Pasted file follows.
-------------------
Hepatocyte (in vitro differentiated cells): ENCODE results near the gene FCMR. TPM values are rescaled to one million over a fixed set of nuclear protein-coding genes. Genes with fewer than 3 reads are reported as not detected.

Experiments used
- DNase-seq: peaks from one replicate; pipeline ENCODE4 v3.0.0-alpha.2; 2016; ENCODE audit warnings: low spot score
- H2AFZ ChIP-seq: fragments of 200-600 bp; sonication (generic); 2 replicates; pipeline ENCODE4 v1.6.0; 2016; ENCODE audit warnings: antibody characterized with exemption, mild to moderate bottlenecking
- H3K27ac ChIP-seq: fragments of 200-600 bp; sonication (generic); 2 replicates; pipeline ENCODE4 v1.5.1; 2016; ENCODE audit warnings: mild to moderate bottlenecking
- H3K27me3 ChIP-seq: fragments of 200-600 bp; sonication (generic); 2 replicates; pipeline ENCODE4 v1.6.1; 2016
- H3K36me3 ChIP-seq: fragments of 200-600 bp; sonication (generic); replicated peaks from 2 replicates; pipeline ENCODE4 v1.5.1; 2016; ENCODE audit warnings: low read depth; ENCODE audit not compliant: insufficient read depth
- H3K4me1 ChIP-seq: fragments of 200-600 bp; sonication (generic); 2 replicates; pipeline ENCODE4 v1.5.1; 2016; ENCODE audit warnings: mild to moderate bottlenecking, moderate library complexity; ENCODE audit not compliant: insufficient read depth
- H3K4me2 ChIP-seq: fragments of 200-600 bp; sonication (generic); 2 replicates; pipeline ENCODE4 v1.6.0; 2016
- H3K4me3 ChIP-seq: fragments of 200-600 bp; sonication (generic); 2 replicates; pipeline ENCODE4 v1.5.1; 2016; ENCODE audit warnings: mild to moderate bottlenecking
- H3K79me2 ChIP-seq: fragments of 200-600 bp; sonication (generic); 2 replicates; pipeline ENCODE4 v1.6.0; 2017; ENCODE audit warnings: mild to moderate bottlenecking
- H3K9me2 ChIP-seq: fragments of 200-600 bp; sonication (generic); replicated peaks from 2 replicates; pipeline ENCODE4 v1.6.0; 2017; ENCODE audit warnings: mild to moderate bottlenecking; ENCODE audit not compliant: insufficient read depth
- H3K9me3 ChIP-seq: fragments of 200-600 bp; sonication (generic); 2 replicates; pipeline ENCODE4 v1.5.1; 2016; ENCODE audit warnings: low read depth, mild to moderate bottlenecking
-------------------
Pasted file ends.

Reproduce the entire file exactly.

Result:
Hepatocyte (in vitro differentiated cells): ENCODE results near the gene FCMR. TPM values are rescaled to one million over a fixed set of nuclear protein-coding genes. Genes with fewer than 3 reads are reported as not detected.

Experiments used
- DNase-seq: peaks from one replicate; pipeline ENCODE4 v3.0.0-alpha.2; 2016; ENCODE audit warnings: low spot score
- H2AFZ ChIP-seq: fragments of 200-600 bp; sonication (generic); 2 replicates; pipeline ENCODE4 v1.6.0; 2016; ENCODE audit warnings: antibody characterized with exemption, mild to moderate bottlenecking
- H3K27ac ChIP-seq: fragments of 200-600 bp; sonication (generic); 2 replicates; pipeline ENCODE4 v1.5.1; 2016; ENCODE audit warnings: mild to moderate bottlenecking
- H3K27me3 ChIP-seq: fragments of 200-600 bp; sonication (generic); 2 replicates; pipeline ENCODE4 v1.6.1; 2016
- H3K36me3 ChIP-seq: fragments of 200-600 bp; sonication (generic); replicated peaks from 2 replicates; pipeline ENCODE4 v1.5.1; 2016; ENCODE audit warnings: low read depth; ENCODE audit not compliant: insufficient read depth
- H3K4me1 ChIP-seq: fragments of 200-600 bp; sonication (generic); 2 replicates; pipeline ENCODE4 v1.5.1; 2016; ENCODE audit warnings: mild to moderate bottlenecking, moderate library complexity; ENCODE audit not compliant: insufficient read depth
- H3K4me2 ChIP-seq: fragments of 200-600 bp; sonication (generic); 2 replicates; pipeline ENCODE4 v1.6.0; 2016
- H3K4me3 ChIP-seq: fragments of 200-600 bp; sonication (generic); 2 replicates; pipeline ENCODE4 v1.5.1; 2016; ENCODE audit warnings: mild to moderate bottlenecking
- H3K79me2 ChIP-seq: fragments of 200-600 bp; sonication (generic); 2 replicates; pipeline ENCODE4 v1.6.0; 2017; ENCODE audit warnings: mild to moderate bottlenecking
- H3K9me2 ChIP-seq: fragments of 200-600 bp; sonication (generic); replicated peaks from 2 replicates; pipeline ENCODE4 v1.6.0; 2017; ENCODE audit warnings: mild to moderate bottlenecking; ENCODE audit not compliant: insufficient read depth
- H3K9me3 ChIP-seq: fragments of 200-600 bp; sonication (generic); 2 replicates; pipeline ENCODE4 v1.5.1; 2016; ENCODE audit warnings: low read depth, mild to moderate bottlenecking